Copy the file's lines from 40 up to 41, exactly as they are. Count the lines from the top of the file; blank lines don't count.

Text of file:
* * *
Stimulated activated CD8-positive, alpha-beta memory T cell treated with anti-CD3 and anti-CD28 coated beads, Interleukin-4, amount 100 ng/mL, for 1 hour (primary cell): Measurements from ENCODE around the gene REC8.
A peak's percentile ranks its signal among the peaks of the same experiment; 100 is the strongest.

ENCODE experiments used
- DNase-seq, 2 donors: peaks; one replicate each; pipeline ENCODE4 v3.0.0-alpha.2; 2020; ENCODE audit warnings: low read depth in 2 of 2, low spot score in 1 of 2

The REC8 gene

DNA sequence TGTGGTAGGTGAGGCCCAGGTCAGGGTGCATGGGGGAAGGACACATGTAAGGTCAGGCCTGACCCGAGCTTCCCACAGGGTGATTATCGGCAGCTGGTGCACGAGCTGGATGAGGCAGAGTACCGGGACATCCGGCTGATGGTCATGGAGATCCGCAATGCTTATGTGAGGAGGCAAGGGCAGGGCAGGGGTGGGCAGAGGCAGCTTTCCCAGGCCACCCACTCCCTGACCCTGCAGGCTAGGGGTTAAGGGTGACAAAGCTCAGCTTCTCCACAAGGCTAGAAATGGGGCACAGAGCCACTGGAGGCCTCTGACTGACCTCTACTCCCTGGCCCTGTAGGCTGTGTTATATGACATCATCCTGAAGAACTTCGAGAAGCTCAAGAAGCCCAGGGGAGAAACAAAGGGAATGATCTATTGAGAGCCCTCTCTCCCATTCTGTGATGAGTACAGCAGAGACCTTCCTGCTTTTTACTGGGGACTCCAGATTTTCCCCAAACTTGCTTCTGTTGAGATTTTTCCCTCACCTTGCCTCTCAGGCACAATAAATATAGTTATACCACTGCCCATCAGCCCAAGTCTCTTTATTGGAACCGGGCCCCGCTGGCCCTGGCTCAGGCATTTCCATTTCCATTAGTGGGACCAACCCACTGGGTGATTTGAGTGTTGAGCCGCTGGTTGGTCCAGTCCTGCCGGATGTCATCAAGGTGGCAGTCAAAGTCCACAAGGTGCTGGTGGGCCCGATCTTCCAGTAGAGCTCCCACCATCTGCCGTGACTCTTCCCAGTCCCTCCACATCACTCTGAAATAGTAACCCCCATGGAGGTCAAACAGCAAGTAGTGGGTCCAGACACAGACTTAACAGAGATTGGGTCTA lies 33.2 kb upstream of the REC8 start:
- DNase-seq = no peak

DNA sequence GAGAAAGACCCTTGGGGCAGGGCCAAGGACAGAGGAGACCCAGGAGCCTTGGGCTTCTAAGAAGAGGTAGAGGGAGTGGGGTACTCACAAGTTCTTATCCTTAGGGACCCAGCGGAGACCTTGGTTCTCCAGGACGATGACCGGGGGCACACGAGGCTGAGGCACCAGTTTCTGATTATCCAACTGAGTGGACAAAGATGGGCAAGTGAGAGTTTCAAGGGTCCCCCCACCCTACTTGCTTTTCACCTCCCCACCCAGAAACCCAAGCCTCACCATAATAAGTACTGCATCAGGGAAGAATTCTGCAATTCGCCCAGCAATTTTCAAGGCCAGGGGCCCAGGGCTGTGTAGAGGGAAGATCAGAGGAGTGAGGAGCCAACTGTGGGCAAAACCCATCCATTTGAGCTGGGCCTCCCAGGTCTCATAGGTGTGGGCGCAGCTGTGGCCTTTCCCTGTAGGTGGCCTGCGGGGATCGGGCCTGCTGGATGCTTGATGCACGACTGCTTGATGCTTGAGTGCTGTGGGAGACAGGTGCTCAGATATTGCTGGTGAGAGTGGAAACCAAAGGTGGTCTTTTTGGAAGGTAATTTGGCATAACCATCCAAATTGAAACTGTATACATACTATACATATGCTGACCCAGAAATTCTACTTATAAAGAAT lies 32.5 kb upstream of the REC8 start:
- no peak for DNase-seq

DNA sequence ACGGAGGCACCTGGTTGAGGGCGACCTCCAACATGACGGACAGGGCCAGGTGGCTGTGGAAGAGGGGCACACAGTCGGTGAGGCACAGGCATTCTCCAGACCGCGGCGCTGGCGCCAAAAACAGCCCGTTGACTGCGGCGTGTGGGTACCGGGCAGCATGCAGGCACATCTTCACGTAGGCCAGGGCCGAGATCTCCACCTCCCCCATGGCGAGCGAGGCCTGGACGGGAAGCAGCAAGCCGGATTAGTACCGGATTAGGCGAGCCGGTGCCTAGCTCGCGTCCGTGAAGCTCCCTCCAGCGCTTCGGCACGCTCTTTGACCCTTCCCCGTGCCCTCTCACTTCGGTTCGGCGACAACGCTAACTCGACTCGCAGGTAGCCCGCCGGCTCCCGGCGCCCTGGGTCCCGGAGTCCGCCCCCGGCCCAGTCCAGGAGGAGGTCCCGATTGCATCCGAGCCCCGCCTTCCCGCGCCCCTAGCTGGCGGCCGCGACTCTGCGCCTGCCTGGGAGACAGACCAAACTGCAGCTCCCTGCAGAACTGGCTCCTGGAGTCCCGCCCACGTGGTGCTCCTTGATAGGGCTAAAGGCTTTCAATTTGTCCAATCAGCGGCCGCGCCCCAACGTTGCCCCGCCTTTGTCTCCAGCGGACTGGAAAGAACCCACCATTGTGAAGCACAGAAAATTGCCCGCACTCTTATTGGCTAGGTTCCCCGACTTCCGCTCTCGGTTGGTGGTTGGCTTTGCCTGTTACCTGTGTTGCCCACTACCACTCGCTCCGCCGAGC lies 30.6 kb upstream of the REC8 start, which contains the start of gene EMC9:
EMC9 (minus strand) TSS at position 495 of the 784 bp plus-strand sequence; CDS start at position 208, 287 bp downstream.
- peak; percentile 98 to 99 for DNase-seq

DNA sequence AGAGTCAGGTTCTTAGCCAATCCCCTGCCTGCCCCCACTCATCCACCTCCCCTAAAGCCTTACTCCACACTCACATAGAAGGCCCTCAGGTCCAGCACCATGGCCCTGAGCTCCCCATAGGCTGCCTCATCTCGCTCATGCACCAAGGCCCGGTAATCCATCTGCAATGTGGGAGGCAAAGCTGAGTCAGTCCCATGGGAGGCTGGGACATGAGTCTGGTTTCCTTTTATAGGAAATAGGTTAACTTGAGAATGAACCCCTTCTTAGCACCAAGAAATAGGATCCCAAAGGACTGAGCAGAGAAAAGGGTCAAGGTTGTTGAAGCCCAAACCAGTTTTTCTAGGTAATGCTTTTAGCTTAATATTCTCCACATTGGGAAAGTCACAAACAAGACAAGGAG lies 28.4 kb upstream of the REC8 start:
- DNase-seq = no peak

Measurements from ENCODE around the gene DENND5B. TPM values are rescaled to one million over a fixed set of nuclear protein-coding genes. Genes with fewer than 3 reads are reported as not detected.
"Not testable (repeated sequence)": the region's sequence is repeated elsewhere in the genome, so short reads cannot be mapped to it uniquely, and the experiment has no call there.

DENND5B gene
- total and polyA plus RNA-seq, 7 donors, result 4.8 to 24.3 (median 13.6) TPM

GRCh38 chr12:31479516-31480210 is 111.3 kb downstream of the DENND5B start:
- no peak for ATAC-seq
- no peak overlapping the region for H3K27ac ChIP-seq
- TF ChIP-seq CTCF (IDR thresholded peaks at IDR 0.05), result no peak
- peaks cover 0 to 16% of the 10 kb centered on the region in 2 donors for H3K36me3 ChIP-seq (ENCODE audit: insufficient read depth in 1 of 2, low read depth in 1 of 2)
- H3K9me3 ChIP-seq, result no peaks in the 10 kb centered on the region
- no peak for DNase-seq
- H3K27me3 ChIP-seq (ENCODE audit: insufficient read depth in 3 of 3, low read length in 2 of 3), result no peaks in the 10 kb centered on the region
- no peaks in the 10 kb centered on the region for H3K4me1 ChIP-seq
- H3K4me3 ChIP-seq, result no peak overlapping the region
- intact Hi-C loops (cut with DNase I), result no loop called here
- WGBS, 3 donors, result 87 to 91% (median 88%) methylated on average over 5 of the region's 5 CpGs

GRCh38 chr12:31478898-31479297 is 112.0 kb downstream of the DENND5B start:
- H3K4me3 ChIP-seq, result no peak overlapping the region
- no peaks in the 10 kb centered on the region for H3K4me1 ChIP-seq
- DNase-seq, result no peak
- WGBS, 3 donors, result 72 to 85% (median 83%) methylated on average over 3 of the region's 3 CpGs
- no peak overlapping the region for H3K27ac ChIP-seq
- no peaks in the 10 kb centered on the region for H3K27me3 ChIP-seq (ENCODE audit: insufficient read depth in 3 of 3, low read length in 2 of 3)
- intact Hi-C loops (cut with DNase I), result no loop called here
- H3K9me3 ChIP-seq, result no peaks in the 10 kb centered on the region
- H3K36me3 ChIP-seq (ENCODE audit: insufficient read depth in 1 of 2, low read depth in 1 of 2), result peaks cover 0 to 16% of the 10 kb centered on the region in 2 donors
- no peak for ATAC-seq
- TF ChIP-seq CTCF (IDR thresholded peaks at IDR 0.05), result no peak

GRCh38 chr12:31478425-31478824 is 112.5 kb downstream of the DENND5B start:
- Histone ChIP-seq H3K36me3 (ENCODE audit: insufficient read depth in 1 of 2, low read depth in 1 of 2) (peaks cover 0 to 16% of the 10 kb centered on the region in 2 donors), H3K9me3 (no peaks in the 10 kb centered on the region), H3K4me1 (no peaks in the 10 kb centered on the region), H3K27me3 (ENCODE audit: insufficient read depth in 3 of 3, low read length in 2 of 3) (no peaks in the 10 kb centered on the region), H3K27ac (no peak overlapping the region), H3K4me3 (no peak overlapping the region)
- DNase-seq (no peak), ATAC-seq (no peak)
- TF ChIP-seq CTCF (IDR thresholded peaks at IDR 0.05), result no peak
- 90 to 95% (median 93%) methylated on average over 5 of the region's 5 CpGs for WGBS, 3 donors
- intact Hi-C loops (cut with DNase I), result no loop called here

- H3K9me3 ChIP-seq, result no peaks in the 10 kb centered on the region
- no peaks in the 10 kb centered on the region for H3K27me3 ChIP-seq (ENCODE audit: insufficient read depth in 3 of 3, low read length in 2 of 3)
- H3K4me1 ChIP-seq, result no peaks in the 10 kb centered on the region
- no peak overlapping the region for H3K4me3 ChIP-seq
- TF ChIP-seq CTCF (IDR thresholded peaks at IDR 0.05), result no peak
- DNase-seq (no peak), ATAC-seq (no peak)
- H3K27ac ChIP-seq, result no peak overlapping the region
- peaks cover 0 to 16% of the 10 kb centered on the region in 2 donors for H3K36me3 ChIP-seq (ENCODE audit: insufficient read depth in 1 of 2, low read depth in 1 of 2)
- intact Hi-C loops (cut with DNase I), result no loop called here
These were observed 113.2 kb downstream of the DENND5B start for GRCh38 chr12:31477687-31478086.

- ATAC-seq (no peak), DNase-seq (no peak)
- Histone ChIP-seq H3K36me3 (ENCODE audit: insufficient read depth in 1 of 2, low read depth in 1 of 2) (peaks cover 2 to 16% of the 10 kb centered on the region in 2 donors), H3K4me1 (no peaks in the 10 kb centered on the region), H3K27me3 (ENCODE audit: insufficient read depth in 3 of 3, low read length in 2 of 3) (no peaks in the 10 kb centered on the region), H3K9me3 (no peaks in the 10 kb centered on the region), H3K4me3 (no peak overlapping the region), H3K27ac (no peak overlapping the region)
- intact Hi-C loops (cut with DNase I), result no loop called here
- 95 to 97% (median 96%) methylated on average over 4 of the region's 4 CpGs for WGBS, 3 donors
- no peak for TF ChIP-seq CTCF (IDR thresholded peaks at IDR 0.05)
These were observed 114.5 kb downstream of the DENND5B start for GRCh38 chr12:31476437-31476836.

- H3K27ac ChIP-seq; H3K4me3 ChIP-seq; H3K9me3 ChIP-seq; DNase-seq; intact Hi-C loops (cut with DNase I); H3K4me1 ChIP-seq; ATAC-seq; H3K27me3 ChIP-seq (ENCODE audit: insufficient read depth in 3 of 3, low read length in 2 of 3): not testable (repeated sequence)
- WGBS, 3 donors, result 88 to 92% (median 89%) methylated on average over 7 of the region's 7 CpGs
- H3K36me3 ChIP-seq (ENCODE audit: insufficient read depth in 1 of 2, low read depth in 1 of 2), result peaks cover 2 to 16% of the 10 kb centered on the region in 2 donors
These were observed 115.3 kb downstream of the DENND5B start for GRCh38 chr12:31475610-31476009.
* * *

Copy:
- H3K36me3 ChIP-seq (ENCODE audit: insufficient read depth in 1 of 2, low read depth in 1 of 2), result peaks cover 0 to 16% of the 10 kb centered on the region in 2 donors
- no peak for ATAC-seq